Kiddosphere: Time for a Rhyme: Celebrate Mother Goose Day!

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Happy Mother Goose Day! Mother Goose Day (May 1) was declared in 1987 by Gloria T. Delamar. It’s a day to celebrate the classic Mother Goose rhymes, and also a great way to learn about nursery rhymes popular around the world! Nursery rhymes are pretty much universal; they teach babies and young children rhythm, rhyme and sometimes riddles. If your knowledge of Mother Goose rhymes is rusty, we have a fine collection of nursery rhymes that will jog your memory; if you are from a culture that is not familiar with the English rhymes, these books will introduce the most famous and fun ones. 

Here Comes Mother Goose. Edited by Iona Opie. Illustrated by Rosemary Wells book cover

Iona and Peter Opie were giants and early pioneers in the academic study of children’s folklore, games and rhymes. While their Oxford Dictionary of Nursery Rhymes is of greater interest to those studying nursery rhymes, Here Comes Mother Goose is a sweet volume of the classic rhymes (with some lesser-known ones thrown in for variety), winsomely illustrated by Rosemary Wells.

The Neighborhood Mother Goose is my #1 favorite Mother Goose treasury by far; it’s a fabulous baby gift (the first nursery rhyme treasury I gave to my niece when she was an infant). What makes this unique is that the nursery rhymes are brought to life through adorable photographs of children from many ethnicities “acting out” the rhymes. Babies and young children are drawn to photographs of other children, which makes this one of the most appealing nursery rhyme treasuries out there. The companion volume, The Neighborhood Sing Along, features classic children’s songs.

Mother Goose doesn’t have to stop at the preschool stage! You Read to Me, I’ll Read to You: Very Short Mother Goose Tales to Read Together (part of the very fun You Read to Me…series) presents Mother Goose rhymes in an easy-to-read format for beginner readers.

Want to expand your horizons? Check out these collections of nursery rhymes from many cultures. These are not translated versions of Mother Goose rhymes, but are collections of rhymes unique to particular cultures:

Los Pollitos Dicen: Juegos, rimas y canciones infantiles de paises de habla hispano/The Baby Chicks Sing: Traditional Games, Nursery Rhymes and Songs From Spanish Speaking Countries is a charming bilingual collection of nursery rhymes popular in Spanish speaking countries. Music notation is included for the first stanza, which helps to understand the rhythm; instructions for games are included. Pio Peep and Tortillitas Para Mama are also excellent collections of Spanish nursery rhymes; Pio Peep includes a CD of selected songs/rhymes, and Tortillitas Para Mama includes instructions for the fingerplays.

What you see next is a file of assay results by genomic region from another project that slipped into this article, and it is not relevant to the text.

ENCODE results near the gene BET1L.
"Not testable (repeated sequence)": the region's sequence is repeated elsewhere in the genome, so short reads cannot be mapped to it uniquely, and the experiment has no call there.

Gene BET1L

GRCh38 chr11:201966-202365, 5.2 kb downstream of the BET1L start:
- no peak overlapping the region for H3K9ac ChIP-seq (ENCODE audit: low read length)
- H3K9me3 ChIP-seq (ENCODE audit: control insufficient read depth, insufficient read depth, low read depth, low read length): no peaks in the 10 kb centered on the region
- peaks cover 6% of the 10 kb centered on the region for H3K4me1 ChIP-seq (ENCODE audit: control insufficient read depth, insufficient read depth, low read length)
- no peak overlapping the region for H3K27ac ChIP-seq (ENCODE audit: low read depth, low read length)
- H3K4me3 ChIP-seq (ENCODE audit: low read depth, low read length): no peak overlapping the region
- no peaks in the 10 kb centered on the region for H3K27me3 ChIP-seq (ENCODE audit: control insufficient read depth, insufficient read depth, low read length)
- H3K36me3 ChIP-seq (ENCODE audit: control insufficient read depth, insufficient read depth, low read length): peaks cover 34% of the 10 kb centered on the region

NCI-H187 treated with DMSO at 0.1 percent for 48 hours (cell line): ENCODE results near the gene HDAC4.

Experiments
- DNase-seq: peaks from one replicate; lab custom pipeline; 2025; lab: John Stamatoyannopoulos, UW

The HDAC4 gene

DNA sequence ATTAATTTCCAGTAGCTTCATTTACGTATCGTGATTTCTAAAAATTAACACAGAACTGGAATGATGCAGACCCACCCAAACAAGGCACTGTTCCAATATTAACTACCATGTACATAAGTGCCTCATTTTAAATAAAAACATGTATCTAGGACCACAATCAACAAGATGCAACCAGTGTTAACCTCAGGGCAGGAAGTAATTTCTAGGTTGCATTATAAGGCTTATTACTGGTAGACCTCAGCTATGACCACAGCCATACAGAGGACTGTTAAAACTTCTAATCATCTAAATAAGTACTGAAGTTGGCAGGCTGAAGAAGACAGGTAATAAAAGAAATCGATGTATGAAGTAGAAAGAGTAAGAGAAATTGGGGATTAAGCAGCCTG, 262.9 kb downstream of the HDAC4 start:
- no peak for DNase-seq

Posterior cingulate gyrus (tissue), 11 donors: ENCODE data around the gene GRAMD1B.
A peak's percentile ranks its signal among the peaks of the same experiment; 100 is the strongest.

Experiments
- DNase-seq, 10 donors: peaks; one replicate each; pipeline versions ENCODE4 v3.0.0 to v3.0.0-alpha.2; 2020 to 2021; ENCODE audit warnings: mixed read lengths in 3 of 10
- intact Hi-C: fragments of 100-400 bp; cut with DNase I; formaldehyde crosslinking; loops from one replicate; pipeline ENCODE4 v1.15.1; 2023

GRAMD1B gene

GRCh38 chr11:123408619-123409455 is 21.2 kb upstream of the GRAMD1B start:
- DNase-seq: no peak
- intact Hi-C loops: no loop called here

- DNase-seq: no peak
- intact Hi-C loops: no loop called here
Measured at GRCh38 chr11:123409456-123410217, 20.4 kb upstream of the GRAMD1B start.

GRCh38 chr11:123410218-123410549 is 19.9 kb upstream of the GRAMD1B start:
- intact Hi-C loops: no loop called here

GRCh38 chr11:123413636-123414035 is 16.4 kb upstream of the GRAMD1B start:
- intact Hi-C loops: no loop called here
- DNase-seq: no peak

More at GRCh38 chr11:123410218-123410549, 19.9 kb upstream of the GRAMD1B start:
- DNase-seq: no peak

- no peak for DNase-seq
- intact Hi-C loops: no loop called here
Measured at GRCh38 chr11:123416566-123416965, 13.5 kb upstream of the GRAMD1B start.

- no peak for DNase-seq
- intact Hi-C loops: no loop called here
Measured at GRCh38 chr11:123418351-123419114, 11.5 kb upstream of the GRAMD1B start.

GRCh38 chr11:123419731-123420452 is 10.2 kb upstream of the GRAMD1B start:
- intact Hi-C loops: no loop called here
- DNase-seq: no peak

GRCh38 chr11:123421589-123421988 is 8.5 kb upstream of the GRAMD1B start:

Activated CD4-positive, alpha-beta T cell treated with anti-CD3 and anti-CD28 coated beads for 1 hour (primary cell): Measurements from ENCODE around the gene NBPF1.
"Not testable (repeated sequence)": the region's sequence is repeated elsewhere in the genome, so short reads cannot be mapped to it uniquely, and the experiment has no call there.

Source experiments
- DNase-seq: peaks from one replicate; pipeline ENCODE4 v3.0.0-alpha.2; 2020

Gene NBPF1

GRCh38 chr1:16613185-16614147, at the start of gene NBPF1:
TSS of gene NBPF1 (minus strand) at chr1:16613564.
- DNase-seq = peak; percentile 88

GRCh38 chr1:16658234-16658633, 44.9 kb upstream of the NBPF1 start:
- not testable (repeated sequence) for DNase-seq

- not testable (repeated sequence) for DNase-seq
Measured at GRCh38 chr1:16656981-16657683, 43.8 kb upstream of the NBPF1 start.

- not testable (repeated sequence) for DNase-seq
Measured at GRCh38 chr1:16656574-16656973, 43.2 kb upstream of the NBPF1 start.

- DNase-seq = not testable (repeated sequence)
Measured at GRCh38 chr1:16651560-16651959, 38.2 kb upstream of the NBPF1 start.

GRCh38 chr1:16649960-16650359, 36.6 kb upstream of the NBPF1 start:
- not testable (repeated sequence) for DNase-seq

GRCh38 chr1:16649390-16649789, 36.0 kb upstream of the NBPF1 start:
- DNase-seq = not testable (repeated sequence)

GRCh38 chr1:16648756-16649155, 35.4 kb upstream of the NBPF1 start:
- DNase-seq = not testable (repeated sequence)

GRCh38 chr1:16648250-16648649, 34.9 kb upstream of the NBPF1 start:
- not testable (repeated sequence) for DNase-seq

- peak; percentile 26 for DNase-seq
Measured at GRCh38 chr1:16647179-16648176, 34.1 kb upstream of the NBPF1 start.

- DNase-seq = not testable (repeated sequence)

Skip Across the Ocean: Nursery Rhymes From Around the World collects many nursery rhymes from countries such as Poland, Japan, Nigeria, and Canada (from First Nation communities), as well as Native American nursery rhymes. Brief notes about the popularity/origin of rhymes are included when available, as are instructions for fingerplays.

Songs From the Garden of Eden: Jewish Lullabies and Nursery Rhymes songs collected by Nathalie Soussana ; musical arrangements by Paul Mindy and Jean-Christophe Hoarau ; illustrations by Beatrice Alemagna book cover Songs From the Garden of Eden: Jewish Lullabies and Nursery Rhymes is a small gem of a nursery rhyme collection; Yiddish, Hebrew, Sephardic, and Arabic lullabies and rhymes are beautifully illustrated, with intriguing notes on cultural traditions of each song included at the end of the book. Not only that–a CD is included!
You probably know that many nursery rhymes have historical and/or political references hidden in them; if you’ve ever wanted to know the real story behind “Humpty Dumpty” or “Baa Baa Black Sheep,” Heavy Words Lightly Thrown: The Reason Behind the Rhyme is for you. Not academic at all; this is a quick and entertaining read.

Looking for more collections of traditional Mother Goose rhymes? Check out our J 398.8 section.

Looking for more program highlights and staff suggestions for children and young adult readers? Make Kiddosphere your source for all the latest on what to read and what to do for kids!

Jennifer Schultz, Youth Services Librarian, Fauquier County Public Library

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